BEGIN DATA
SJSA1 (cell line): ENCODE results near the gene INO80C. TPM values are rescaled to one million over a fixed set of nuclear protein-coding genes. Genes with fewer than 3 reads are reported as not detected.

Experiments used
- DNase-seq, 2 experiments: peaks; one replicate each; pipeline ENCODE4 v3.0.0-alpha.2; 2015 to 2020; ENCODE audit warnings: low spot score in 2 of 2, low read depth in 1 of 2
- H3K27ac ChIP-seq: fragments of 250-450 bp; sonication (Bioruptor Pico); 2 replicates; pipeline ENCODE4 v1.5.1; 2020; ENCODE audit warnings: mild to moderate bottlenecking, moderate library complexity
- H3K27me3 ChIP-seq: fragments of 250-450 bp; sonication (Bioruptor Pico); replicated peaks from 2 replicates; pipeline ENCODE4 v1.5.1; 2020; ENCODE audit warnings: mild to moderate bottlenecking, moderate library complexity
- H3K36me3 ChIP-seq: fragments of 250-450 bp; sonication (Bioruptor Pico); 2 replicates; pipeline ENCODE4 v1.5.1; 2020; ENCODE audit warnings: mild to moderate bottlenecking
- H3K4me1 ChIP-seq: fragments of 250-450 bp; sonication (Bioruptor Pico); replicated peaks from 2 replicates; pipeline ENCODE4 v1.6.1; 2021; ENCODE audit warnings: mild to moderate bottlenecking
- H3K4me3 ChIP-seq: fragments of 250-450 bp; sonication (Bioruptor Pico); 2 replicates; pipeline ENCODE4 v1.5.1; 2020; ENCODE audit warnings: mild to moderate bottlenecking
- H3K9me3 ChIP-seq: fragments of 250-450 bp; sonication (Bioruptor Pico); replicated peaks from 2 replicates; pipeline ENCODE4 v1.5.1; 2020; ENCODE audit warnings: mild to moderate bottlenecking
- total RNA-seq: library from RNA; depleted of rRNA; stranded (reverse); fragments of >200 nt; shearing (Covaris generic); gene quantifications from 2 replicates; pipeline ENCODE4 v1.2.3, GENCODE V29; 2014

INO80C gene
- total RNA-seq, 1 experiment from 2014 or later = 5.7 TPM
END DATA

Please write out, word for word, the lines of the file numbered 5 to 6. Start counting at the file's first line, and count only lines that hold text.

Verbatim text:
- H3K27me3 ChIP-seq: fragments of 250-450 bp; sonication (Bioruptor Pico); replicated peaks from 2 replicates; pipeline ENCODE4 v1.5.1; 2020; ENCODE audit warnings: mild to moderate bottlenecking, moderate library complexity
- H3K36me3 ChIP-seq: fragments of 250-450 bp; sonication (Bioruptor Pico); 2 replicates; pipeline ENCODE4 v1.5.1; 2020; ENCODE audit warnings: mild to moderate bottlenecking